Page 4728 - Week 13 - Tuesday, 31 October 2017

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second, to correct an anomaly in the merits review process. I will speak to each of these in turn.

Under current legislation, anyone can nominate a tree for registration. This nomination is considered by the conservator after consultation with anyone the conservator considers appropriate, based on the cultural and heritage value of the tree. If a registered tree dies of natural causes, the process for deregistering and removing it is lengthy and onerous. It involves giving written notice of the proposed cancellation to the person who proposed the cancellation, the lessee of the land where the tree is located, neighbours within 50 metres of the tree, and the Heritage Council, which must include an indication of whether the cancellation satisfies the cancellation criteria.

After 21 days of notice being given, the conservator must ask the advisory council for advice on the proposed cancellation, with particular regard to the Indigenous and heritage value of the tree. Six months after the publication of the notices, the conservator must decide to cancel or not cancel the tree’s registration, taking into account the advice from the advisory panel and any other comments the conservator received.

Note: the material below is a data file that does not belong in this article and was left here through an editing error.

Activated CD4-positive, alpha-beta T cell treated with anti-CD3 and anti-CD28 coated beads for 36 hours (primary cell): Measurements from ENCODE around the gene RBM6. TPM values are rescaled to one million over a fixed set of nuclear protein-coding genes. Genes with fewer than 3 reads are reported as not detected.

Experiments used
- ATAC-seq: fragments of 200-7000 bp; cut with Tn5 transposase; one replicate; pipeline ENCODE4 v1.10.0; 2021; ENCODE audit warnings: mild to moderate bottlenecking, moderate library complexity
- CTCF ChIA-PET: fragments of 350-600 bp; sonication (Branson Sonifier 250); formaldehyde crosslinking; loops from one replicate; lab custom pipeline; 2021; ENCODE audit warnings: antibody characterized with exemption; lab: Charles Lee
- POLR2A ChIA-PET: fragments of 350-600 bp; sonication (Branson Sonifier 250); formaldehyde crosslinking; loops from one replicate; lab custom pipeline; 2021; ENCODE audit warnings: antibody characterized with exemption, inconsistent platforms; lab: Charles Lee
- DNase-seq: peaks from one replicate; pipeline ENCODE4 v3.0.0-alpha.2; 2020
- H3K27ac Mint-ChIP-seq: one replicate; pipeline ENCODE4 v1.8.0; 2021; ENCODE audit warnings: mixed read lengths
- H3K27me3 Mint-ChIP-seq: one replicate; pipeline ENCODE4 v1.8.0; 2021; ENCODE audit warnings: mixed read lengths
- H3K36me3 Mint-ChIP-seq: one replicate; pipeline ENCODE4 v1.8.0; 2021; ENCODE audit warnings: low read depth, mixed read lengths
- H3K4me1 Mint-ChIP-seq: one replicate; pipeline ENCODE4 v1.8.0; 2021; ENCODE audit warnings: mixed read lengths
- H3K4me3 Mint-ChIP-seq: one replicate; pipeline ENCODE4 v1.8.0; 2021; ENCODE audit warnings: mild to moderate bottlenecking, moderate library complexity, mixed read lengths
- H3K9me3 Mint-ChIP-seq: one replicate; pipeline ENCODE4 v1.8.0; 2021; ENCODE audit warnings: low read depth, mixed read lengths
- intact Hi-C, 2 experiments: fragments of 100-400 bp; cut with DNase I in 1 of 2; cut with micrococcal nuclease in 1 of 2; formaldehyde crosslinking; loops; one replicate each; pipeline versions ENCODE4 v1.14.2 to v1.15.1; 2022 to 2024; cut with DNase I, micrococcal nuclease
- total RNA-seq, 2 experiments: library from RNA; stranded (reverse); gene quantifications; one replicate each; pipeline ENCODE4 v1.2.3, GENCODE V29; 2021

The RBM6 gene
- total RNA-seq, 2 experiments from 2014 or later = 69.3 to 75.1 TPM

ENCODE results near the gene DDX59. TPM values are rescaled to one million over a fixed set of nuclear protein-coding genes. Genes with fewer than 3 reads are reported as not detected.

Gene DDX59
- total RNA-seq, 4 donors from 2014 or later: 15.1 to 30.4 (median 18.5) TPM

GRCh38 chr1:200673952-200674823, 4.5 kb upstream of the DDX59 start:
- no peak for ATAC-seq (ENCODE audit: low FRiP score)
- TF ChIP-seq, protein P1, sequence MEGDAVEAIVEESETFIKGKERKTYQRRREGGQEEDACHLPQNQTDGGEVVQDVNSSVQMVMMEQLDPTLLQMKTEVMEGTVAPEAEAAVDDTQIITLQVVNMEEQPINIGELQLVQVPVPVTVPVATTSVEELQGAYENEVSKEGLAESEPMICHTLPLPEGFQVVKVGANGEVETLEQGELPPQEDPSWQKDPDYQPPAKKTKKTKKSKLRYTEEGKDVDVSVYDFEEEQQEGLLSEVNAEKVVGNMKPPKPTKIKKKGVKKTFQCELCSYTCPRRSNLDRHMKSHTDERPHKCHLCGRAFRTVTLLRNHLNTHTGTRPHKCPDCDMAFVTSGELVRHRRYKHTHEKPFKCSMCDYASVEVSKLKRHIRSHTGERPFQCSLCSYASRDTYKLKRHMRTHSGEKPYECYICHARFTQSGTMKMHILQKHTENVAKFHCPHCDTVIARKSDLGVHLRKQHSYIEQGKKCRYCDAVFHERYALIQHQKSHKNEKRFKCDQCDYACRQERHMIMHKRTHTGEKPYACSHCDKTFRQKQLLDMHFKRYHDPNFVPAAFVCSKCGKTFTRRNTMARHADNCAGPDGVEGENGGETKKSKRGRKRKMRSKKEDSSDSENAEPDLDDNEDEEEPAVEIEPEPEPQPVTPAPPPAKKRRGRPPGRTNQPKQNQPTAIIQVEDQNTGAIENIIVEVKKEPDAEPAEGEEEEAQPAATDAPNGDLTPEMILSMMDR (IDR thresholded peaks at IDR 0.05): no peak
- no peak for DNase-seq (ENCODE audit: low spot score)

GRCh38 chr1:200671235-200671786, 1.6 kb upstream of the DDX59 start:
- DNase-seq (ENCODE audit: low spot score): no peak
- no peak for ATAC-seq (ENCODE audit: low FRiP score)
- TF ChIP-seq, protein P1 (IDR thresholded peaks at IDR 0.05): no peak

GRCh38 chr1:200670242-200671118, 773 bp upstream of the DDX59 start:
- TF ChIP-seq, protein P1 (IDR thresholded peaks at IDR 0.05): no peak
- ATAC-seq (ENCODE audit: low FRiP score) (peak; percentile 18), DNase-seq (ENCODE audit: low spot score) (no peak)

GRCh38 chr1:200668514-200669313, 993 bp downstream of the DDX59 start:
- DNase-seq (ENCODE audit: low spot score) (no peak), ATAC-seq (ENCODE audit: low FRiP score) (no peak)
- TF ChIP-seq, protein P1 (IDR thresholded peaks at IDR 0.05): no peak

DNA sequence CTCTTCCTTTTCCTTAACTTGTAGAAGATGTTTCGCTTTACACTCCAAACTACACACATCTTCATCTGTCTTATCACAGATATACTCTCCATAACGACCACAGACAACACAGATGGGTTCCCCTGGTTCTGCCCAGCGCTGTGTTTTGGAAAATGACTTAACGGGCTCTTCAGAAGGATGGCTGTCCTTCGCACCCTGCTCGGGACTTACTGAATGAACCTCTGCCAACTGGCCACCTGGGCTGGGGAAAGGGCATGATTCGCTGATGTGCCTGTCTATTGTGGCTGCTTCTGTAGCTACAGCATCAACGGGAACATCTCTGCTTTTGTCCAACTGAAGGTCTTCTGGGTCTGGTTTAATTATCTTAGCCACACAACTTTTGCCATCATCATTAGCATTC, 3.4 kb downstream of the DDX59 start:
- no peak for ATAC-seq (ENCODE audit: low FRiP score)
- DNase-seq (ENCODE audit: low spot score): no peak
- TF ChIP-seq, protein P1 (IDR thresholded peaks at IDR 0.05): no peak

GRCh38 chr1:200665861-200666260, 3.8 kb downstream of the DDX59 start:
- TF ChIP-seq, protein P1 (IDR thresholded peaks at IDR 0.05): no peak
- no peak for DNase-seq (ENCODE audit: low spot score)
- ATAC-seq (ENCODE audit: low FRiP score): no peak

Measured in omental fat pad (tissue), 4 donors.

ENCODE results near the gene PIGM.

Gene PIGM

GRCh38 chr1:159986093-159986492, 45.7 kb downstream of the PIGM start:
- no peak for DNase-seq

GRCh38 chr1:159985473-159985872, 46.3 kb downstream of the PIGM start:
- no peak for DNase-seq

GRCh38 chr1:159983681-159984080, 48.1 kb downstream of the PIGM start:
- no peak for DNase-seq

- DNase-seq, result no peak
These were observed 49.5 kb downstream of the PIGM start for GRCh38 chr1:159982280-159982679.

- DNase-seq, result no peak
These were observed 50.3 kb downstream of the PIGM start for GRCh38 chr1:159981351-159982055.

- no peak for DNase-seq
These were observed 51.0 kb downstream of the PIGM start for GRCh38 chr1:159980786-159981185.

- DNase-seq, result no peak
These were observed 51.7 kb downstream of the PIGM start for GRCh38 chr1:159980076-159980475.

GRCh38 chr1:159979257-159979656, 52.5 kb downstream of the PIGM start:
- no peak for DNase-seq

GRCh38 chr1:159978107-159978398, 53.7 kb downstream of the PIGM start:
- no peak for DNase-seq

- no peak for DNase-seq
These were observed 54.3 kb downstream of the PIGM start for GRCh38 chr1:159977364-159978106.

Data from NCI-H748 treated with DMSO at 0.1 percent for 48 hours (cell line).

Then the conservator can only actually cancel the tree’s registration after the appeals period has ended and no appeal has been lodged or an appeal has failed. This bill seeks to alleviate that burden by allowing trees that have died of natural causes to be removed from the register without the consultation process currently required, which, as I have pointed out, is arduous and onerous.

This is not to say that dead trees have no heritage value, as scar trees could be important both for the community and for wildlife. However, if the conservator is satisfied that the tree has died of natural causes, this bill allows the conservator the option of deregistering and removing the tree with a significantly streamlined procedure.

As can be expected, the ACT Conservation Council has some views on this bill. I thank Larry O’Loughlin for taking the time to talk to me about the council’s concerns. The council’s concerns, as outlined to me, revolve around the powers of the conservator and the discretion the conservator has in determining whether a tree has died of natural causes. They would like a narrower framework for determining whether a tree has died.

The Canberra Liberals are of the opinion that the position of conservator exists to ensure that an expert in the field of conservation is able to exercise his or her judgment. The position of conservator is a respected and highly regarded one, and we think that some discretion of expertise and judgment is necessary to enable the conservator to carry out his or her duties without undue red tape.

The second purpose, to amend the merits review provision, comes about in part, I understand, as a result of a decision in the ACT Civil and Administrative Tribunal on Liangis Investments and ACT Conservator of Flora and Fauna handed down on 1 December 2016. Merits review is intended to strengthen the accountability of

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